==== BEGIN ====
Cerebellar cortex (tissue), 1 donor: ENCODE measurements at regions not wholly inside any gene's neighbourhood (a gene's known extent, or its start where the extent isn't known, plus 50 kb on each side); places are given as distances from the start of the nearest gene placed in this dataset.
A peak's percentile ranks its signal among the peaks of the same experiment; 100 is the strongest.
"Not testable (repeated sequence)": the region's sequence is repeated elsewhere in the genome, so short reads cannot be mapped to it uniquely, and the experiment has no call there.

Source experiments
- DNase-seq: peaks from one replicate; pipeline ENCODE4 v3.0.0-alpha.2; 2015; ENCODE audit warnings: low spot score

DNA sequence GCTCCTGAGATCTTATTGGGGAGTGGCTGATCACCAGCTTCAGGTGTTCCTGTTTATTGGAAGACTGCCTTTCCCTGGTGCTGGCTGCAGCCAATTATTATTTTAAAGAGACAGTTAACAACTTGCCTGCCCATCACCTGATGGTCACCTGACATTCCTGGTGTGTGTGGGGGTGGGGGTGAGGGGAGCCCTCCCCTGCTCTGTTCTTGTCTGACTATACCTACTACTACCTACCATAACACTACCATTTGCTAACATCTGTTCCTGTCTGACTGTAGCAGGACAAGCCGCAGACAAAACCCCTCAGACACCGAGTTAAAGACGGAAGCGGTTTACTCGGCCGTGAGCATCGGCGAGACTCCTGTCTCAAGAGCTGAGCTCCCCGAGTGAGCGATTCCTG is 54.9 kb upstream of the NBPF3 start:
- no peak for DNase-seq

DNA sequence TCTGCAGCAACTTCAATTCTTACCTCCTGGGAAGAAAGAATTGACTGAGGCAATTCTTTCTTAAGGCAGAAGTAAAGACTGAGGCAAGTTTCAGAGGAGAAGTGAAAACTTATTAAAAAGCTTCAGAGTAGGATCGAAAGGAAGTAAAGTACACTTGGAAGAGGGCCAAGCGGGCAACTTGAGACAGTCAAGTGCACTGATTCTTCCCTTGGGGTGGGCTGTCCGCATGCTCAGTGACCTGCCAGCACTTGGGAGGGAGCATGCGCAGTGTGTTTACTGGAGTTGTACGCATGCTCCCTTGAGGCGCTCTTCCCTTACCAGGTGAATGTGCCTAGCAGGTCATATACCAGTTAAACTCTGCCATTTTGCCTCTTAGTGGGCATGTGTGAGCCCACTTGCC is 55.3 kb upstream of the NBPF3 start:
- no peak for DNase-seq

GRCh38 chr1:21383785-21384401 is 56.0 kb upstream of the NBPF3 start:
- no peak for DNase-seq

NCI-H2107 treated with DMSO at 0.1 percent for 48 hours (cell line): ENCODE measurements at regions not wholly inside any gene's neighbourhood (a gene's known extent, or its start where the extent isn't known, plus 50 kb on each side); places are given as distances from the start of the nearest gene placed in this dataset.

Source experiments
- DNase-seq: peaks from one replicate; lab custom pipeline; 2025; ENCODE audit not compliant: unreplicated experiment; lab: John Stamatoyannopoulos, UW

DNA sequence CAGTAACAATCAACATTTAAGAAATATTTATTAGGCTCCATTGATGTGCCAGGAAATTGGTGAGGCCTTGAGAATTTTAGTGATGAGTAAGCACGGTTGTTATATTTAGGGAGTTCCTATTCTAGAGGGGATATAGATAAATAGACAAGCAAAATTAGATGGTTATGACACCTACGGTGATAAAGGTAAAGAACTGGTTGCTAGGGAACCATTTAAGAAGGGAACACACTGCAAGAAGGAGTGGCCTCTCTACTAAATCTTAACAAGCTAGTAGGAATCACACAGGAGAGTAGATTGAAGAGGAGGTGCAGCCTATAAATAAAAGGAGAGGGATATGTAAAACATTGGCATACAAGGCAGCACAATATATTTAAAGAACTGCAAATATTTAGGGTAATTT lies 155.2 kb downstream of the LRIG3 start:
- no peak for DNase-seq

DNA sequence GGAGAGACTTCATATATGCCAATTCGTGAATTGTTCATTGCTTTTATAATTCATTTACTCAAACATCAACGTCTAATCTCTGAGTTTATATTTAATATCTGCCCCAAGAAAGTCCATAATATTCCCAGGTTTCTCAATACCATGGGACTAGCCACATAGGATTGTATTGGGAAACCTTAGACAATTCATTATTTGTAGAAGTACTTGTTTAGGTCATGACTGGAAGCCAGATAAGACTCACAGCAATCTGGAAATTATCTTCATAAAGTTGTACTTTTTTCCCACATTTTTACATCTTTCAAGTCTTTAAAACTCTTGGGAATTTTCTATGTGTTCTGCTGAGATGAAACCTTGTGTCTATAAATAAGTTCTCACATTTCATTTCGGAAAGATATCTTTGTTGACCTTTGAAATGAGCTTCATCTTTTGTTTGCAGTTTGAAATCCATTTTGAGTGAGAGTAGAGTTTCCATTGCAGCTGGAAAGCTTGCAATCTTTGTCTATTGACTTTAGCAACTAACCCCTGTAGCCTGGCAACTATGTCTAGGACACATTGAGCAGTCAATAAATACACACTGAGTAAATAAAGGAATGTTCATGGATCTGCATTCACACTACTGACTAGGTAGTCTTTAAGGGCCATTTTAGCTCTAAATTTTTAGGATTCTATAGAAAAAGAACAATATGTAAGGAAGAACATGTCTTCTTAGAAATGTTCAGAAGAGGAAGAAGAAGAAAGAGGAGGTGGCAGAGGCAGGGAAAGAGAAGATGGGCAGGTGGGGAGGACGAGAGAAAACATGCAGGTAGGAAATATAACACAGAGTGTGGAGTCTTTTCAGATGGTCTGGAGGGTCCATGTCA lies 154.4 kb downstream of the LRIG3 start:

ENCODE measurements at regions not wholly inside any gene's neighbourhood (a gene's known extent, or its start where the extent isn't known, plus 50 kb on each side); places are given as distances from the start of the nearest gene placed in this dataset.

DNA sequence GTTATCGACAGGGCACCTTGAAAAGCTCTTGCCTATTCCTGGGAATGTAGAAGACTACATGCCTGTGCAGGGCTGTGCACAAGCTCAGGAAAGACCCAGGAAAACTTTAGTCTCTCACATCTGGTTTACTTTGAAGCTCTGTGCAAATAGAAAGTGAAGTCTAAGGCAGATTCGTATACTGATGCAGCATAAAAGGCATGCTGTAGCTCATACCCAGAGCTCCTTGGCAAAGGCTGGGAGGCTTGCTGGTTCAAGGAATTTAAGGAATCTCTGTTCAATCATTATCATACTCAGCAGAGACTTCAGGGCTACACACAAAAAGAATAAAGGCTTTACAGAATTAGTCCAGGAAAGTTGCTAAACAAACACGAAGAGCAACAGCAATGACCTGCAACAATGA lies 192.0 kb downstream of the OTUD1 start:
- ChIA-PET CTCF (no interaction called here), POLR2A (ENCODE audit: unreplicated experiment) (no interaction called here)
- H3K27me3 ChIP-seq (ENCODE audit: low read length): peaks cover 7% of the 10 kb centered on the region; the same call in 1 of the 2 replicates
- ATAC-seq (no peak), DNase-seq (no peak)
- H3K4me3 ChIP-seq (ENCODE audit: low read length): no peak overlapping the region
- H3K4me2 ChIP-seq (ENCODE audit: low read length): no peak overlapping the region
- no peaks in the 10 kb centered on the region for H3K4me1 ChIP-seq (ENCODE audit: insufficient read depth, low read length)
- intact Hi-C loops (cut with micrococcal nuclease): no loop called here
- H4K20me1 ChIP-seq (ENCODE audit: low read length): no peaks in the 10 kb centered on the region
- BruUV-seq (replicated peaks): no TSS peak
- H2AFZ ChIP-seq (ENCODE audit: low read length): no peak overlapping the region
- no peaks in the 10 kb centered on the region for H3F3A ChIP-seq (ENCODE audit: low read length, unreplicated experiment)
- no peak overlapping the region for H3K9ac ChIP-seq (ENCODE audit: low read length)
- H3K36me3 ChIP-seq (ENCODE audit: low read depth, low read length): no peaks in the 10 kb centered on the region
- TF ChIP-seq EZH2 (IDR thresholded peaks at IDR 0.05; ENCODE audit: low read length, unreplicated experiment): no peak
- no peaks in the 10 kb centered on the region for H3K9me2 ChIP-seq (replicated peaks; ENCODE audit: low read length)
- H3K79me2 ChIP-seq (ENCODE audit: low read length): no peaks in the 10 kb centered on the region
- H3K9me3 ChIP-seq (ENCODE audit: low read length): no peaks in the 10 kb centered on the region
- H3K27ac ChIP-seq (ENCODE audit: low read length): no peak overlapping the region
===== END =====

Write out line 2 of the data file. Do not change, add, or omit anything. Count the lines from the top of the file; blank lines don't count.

A peak's percentile ranks its signal among the peaks of the same experiment; 100 is the strongest.